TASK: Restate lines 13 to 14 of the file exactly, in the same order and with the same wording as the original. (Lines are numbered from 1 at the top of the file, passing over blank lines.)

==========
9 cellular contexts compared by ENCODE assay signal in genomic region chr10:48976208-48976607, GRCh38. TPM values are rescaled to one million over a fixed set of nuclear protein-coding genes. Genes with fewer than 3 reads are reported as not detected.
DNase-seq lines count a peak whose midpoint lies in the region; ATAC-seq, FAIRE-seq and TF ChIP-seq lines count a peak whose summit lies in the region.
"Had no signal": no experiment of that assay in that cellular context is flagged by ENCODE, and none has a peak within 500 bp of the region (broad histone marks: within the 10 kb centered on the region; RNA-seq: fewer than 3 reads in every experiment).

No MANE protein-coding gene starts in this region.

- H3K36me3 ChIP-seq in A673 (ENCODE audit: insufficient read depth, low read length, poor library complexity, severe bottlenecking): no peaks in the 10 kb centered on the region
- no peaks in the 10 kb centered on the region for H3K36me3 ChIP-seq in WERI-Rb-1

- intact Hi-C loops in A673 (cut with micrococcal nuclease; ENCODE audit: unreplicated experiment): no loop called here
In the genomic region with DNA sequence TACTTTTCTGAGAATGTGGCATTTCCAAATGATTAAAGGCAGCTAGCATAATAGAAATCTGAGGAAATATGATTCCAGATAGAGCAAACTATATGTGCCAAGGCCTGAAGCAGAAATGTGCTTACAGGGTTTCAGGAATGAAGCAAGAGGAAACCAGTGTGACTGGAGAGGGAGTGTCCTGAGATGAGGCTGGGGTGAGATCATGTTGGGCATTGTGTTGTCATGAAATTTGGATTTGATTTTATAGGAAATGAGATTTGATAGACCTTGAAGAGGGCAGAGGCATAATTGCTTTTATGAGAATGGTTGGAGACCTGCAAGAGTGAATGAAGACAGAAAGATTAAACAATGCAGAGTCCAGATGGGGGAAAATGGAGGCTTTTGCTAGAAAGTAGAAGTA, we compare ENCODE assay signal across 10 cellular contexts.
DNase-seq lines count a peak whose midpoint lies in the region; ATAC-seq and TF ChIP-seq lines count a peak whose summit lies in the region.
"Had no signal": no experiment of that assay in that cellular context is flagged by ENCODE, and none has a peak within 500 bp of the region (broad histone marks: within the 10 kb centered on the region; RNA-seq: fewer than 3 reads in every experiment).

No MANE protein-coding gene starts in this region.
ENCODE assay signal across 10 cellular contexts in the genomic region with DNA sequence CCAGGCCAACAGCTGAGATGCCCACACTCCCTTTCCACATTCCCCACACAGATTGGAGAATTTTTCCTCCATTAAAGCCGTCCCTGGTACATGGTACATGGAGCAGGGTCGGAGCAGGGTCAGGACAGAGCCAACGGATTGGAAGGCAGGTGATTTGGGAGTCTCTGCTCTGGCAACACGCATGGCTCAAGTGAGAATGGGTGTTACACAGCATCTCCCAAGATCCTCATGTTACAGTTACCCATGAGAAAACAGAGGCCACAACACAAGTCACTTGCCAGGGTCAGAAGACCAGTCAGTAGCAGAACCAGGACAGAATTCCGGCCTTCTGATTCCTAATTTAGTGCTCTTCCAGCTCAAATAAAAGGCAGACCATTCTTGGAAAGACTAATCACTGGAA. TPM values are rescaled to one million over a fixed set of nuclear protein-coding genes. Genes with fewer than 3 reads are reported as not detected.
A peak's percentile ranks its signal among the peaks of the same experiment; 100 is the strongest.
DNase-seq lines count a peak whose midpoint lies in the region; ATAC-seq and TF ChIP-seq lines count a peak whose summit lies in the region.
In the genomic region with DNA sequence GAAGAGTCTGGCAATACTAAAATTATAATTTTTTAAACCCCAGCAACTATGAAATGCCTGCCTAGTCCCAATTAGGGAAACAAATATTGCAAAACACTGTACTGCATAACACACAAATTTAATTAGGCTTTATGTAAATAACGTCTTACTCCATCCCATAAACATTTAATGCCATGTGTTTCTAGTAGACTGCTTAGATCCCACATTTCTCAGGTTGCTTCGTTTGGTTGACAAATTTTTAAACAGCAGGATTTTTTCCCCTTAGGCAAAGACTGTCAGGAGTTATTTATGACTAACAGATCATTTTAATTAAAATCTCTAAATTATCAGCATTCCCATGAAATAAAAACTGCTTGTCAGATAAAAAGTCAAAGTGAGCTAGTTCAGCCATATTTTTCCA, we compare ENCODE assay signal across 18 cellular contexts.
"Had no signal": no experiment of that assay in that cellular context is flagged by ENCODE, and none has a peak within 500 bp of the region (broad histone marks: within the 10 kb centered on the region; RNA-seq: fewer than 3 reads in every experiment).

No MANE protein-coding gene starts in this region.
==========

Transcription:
A peak's percentile ranks its signal among the peaks of the same experiment; 100 is the strongest.
DNase-seq lines count a peak whose midpoint lies in the region; ATAC-seq and TF ChIP-seq lines count a peak whose summit lies in the region.